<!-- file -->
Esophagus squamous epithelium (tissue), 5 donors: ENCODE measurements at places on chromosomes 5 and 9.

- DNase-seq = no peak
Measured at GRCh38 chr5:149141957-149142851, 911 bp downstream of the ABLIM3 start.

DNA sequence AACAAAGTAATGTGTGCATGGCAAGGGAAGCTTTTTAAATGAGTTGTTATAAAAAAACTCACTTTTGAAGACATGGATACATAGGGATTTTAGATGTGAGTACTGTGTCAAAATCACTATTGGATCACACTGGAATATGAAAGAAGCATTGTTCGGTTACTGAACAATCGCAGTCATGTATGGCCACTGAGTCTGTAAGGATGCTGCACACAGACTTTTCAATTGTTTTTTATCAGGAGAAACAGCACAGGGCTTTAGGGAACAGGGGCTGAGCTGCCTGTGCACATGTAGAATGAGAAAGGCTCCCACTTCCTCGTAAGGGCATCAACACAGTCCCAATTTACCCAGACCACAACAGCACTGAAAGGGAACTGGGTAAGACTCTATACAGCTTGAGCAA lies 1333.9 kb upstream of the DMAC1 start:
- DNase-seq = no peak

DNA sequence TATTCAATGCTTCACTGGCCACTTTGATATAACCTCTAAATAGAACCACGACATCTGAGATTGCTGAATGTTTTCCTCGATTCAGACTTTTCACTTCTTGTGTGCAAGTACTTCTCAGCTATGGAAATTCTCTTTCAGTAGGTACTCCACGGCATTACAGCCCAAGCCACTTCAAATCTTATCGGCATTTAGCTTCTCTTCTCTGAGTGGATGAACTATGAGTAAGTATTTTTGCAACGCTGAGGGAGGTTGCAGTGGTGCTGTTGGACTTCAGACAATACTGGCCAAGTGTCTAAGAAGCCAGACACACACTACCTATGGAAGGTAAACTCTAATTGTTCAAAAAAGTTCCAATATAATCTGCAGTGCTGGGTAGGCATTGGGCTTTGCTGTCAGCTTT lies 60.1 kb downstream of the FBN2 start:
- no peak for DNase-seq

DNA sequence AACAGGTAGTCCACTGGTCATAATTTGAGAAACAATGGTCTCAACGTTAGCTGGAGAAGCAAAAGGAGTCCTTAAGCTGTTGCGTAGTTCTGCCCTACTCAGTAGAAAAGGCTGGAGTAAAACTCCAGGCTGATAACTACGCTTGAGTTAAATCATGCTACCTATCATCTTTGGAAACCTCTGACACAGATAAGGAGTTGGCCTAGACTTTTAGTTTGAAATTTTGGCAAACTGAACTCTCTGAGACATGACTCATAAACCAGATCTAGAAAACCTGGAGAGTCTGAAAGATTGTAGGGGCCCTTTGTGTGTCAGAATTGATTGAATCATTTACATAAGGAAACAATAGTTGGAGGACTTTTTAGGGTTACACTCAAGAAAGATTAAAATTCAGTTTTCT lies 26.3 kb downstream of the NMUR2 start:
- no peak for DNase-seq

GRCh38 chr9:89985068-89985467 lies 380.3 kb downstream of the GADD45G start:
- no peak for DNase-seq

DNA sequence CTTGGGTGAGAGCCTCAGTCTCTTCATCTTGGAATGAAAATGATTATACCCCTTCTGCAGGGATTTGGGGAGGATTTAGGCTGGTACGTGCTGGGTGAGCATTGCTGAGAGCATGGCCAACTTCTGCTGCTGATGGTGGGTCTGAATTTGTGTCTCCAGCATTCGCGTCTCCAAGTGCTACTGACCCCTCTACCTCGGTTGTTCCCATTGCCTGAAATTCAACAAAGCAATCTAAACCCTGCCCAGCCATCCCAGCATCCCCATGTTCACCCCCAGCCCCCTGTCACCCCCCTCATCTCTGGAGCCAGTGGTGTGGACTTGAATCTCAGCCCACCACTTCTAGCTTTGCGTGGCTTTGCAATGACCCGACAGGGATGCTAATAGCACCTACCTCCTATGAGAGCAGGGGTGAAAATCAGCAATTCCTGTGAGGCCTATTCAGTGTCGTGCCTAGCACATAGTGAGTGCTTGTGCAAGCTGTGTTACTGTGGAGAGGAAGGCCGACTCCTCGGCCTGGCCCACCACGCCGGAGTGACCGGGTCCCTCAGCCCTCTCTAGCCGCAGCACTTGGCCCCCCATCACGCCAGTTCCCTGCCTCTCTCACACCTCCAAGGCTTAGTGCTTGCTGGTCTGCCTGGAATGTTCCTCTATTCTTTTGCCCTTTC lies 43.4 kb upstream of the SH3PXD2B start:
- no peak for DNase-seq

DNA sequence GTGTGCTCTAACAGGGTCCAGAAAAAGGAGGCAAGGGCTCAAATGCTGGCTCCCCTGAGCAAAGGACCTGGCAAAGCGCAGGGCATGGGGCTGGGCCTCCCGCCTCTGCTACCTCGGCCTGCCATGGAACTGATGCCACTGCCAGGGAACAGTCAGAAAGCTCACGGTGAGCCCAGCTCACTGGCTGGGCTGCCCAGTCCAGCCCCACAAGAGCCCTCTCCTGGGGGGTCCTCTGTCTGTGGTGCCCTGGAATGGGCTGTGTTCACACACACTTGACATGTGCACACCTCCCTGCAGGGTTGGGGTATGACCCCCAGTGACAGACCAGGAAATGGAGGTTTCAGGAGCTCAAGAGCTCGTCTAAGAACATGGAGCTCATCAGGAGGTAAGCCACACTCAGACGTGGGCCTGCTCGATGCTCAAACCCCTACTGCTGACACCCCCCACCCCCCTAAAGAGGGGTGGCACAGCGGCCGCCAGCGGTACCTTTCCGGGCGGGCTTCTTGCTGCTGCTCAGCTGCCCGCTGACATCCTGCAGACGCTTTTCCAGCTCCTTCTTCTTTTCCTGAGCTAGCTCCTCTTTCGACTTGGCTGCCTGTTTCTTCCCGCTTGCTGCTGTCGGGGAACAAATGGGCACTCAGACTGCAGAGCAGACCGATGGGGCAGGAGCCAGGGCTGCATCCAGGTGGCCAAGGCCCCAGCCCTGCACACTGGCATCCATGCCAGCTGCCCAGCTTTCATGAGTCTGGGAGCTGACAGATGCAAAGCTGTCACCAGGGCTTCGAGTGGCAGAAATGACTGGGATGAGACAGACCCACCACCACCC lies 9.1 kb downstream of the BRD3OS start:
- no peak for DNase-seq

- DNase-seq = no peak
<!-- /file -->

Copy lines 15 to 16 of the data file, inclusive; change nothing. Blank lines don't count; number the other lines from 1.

- no peak for DNase-seq

- DNase-seq = no peak